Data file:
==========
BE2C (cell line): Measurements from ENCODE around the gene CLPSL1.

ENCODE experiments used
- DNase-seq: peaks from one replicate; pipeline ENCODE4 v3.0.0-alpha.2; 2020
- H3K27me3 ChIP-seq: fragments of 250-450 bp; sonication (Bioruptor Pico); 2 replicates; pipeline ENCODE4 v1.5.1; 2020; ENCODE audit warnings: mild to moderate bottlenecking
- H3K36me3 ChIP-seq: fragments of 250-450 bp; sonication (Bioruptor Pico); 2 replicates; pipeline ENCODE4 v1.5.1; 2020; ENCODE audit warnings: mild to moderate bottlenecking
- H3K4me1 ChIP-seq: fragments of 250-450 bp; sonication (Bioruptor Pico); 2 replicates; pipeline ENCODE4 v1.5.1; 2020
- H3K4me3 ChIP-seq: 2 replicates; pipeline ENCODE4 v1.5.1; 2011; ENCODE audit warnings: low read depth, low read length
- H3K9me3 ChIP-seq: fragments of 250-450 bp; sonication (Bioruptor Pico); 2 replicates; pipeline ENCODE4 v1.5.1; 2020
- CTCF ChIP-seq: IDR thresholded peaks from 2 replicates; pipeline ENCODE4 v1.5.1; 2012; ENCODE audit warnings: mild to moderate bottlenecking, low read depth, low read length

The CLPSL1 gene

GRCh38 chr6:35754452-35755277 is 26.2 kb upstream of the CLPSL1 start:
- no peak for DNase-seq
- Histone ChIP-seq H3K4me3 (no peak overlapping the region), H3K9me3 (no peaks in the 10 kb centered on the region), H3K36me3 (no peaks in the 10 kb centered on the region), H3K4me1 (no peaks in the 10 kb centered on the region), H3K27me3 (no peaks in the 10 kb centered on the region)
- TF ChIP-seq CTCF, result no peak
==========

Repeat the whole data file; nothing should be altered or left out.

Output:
BE2C (cell line): Measurements from ENCODE around the gene CLPSL1.

ENCODE experiments used
- DNase-seq: peaks from one replicate; pipeline ENCODE4 v3.0.0-alpha.2; 2020
- H3K27me3 ChIP-seq: fragments of 250-450 bp; sonication (Bioruptor Pico); 2 replicates; pipeline ENCODE4 v1.5.1; 2020; ENCODE audit warnings: mild to moderate bottlenecking
- H3K36me3 ChIP-seq: fragments of 250-450 bp; sonication (Bioruptor Pico); 2 replicates; pipeline ENCODE4 v1.5.1; 2020; ENCODE audit warnings: mild to moderate bottlenecking
- H3K4me1 ChIP-seq: fragments of 250-450 bp; sonication (Bioruptor Pico); 2 replicates; pipeline ENCODE4 v1.5.1; 2020
- H3K4me3 ChIP-seq: 2 replicates; pipeline ENCODE4 v1.5.1; 2011; ENCODE audit warnings: low read depth, low read length
- H3K9me3 ChIP-seq: fragments of 250-450 bp; sonication (Bioruptor Pico); 2 replicates; pipeline ENCODE4 v1.5.1; 2020
- CTCF ChIP-seq: IDR thresholded peaks from 2 replicates; pipeline ENCODE4 v1.5.1; 2012; ENCODE audit warnings: mild to moderate bottlenecking, low read depth, low read length

The CLPSL1 gene

GRCh38 chr6:35754452-35755277 is 26.2 kb upstream of the CLPSL1 start:
- no peak for DNase-seq
- Histone ChIP-seq H3K4me3 (no peak overlapping the region), H3K9me3 (no peaks in the 10 kb centered on the region), H3K36me3 (no peaks in the 10 kb centered on the region), H3K4me1 (no peaks in the 10 kb centered on the region), H3K27me3 (no peaks in the 10 kb centered on the region)
- TF ChIP-seq CTCF, result no peak